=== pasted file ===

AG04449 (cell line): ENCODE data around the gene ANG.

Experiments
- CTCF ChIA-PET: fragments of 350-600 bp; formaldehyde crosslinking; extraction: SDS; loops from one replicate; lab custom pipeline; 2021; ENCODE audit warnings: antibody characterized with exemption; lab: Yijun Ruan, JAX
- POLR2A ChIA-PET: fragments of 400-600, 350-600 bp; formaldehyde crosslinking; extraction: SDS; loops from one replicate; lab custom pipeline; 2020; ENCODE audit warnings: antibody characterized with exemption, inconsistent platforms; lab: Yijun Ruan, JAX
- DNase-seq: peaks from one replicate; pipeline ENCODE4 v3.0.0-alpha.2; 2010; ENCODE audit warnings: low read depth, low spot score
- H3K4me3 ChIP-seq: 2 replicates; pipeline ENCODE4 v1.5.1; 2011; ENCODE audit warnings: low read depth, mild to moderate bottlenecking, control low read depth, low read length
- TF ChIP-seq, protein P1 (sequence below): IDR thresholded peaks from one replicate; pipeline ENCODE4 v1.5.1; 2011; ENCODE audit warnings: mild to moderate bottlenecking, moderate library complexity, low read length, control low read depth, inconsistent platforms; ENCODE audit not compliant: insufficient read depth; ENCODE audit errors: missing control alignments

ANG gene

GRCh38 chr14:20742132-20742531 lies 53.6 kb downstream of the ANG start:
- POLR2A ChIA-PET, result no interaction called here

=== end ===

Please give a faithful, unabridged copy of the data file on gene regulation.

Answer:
AG04449 (cell line): ENCODE data around the gene ANG.

Experiments
- CTCF ChIA-PET: fragments of 350-600 bp; formaldehyde crosslinking; extraction: SDS; loops from one replicate; lab custom pipeline; 2021; ENCODE audit warnings: antibody characterized with exemption; lab: Yijun Ruan, JAX
- POLR2A ChIA-PET: fragments of 400-600, 350-600 bp; formaldehyde crosslinking; extraction: SDS; loops from one replicate; lab custom pipeline; 2020; ENCODE audit warnings: antibody characterized with exemption, inconsistent platforms; lab: Yijun Ruan, JAX
- DNase-seq: peaks from one replicate; pipeline ENCODE4 v3.0.0-alpha.2; 2010; ENCODE audit warnings: low read depth, low spot score
- H3K4me3 ChIP-seq: 2 replicates; pipeline ENCODE4 v1.5.1; 2011; ENCODE audit warnings: low read depth, mild to moderate bottlenecking, control low read depth, low read length
- TF ChIP-seq, protein P1 (sequence below): IDR thresholded peaks from one replicate; pipeline ENCODE4 v1.5.1; 2011; ENCODE audit warnings: mild to moderate bottlenecking, moderate library complexity, low read length, control low read depth, inconsistent platforms; ENCODE audit not compliant: insufficient read depth; ENCODE audit errors: missing control alignments

ANG gene

GRCh38 chr14:20742132-20742531 lies 53.6 kb downstream of the ANG start:
- POLR2A ChIA-PET, result no interaction called here